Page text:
While Northerners were frequently stressed at the beginning of April, they began to experience less worry and tension by the end of May. Now, they are sleeping better than they were at the beginning of the coronavirus pandemic and fewer people are afraid of losing their jobs. These are the latest findings of the large-scale Lifelines Corona Research Project, which has surveyed 50,000 Northerners on their health and wellbeing every week since the coronavirus measures were put in place. Insight into this data can be obtained via www.CoronaBarometer.nl, which now shows the development of the pandemic every week.
Researchers from the University of Groningen (UG) and the University Medical Center Groningen (UMCG) have been collecting information from 50,000 people living in the Northern Netherlands on a weekly basis since the start of the coronavirus pandemic. Lead researcher Prof. Lude Franke emphasizes the importance of this research: ‘Now, via the Barometer, we can really see the value of repeatedly asking questions to participants. This makes the study unique and provides interesting insights. For example, we can see that people who indicated that they were eating healthier foods at the beginning of the crisis are now returning to their former eating patterns.’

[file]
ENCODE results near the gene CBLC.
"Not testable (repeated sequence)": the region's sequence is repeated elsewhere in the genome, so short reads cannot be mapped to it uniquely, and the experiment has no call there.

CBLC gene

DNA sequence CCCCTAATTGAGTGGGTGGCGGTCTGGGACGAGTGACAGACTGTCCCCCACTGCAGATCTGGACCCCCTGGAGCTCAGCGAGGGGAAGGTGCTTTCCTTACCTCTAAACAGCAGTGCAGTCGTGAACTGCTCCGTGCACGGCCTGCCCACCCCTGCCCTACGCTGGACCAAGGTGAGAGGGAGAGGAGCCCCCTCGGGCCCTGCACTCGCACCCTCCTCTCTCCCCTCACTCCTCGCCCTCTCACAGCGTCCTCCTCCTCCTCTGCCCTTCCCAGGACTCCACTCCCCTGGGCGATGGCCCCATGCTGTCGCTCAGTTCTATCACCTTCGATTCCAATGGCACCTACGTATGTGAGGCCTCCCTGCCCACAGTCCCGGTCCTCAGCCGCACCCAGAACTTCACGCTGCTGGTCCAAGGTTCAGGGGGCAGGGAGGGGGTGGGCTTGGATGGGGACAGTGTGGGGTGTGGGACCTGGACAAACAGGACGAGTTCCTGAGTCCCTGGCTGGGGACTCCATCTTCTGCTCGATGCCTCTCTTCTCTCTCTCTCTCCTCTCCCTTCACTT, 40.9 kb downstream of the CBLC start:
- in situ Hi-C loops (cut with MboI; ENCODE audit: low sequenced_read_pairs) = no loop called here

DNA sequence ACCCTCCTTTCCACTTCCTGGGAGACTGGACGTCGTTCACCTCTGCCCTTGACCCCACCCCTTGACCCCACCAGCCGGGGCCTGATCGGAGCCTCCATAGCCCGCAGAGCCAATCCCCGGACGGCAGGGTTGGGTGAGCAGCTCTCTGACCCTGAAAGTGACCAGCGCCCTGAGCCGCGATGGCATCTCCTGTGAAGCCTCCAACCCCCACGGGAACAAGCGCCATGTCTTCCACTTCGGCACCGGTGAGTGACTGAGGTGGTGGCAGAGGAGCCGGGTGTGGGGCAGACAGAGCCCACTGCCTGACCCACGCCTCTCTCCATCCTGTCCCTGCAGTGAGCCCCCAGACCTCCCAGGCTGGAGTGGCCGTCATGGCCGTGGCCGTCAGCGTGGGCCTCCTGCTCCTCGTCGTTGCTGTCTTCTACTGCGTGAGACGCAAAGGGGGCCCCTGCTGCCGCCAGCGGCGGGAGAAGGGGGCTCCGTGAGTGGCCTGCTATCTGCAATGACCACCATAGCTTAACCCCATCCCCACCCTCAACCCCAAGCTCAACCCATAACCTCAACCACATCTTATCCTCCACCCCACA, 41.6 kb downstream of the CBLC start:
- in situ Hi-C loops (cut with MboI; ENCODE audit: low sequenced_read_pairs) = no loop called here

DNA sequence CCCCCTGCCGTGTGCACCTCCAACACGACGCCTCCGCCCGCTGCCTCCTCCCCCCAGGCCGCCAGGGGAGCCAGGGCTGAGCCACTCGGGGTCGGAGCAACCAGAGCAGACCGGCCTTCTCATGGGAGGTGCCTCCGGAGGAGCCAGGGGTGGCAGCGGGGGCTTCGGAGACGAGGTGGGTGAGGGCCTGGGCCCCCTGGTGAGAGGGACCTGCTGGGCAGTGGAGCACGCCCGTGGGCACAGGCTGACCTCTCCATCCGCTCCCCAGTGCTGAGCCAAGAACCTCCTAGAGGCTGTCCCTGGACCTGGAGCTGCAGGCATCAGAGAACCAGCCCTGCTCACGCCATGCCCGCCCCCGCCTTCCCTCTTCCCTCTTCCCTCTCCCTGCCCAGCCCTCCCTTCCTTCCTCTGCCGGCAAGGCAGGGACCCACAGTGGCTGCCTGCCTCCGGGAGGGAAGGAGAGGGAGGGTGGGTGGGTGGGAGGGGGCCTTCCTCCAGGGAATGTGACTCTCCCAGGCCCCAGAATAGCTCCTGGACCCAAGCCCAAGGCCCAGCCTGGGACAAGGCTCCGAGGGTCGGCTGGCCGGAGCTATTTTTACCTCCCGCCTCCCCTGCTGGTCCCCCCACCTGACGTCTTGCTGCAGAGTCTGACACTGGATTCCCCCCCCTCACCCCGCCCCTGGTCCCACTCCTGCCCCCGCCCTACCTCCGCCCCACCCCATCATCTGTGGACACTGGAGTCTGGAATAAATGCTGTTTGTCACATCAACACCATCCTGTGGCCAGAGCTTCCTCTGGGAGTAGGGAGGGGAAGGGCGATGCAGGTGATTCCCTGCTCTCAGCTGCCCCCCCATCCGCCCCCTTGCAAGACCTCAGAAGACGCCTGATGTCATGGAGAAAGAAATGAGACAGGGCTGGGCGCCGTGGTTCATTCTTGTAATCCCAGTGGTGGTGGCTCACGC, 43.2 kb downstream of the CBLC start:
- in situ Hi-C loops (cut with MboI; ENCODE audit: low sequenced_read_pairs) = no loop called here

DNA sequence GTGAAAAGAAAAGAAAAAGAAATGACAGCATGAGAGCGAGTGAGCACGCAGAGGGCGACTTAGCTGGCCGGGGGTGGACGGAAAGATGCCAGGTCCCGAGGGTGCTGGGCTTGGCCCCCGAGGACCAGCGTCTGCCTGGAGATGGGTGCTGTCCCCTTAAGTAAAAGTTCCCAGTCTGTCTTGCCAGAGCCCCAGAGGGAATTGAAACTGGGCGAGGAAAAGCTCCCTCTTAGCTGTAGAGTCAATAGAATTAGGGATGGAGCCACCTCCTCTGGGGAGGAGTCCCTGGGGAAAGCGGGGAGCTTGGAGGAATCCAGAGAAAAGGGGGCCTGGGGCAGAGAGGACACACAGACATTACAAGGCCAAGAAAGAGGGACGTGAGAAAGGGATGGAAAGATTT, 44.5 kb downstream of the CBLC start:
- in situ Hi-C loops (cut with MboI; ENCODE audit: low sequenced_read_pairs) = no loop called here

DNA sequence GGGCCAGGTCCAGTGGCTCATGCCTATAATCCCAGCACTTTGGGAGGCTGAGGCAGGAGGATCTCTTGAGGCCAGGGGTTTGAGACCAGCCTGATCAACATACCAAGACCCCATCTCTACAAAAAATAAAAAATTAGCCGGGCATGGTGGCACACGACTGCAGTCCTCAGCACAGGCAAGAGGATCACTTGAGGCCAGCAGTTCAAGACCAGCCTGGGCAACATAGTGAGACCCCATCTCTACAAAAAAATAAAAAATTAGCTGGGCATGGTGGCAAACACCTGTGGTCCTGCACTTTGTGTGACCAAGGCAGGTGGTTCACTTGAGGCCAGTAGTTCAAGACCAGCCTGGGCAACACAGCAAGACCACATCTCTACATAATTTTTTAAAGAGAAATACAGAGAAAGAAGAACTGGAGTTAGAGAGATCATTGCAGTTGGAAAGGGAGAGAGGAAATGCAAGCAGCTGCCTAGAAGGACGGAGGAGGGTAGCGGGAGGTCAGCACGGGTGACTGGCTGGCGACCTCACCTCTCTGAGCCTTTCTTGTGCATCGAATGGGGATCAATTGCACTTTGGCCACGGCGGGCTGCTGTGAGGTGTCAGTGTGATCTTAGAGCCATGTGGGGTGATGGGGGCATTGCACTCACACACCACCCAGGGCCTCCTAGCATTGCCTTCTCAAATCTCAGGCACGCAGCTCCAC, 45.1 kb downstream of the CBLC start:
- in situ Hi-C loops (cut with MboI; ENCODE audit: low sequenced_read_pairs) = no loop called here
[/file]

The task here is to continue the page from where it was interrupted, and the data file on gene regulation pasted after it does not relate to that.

The aim of the Lifelines coronavirus research project is to discover the risk factors for getting coronavirus and the physical and mental impact of crises like this. The participants in the project have been involved in the long-term Lifelines research programme for almost 15 years. This is why there is so much information available about them, their genetic data and their lifestyles. The Lifelines programme is expected to continue collecting data from this group for at least 10 more years. This will therefore also reveal the long-term consequences of the pandemic on physical and mental health.
The Lifelines coronavirus research project is a joint initiative between the UMCG, the UG, the Aletta Jacobs School of Public Health and the Lifelines programme. It is partly made possible by the University of the North, a collective of northern knowledge institutions, and is supported by the Ubbo Emmius Fund and the NDC media group. To additionally finance this research, a crowdfunding campaign to combat the coronavirus was launched and has raised over € 40,000 so far. More information can be found at www.rugsteunt.nl/corona.
Prof. Cisca Wijmenga will receive the 2022 Galjaard Award from the Dutch Society for Human Genetics (NVHG)
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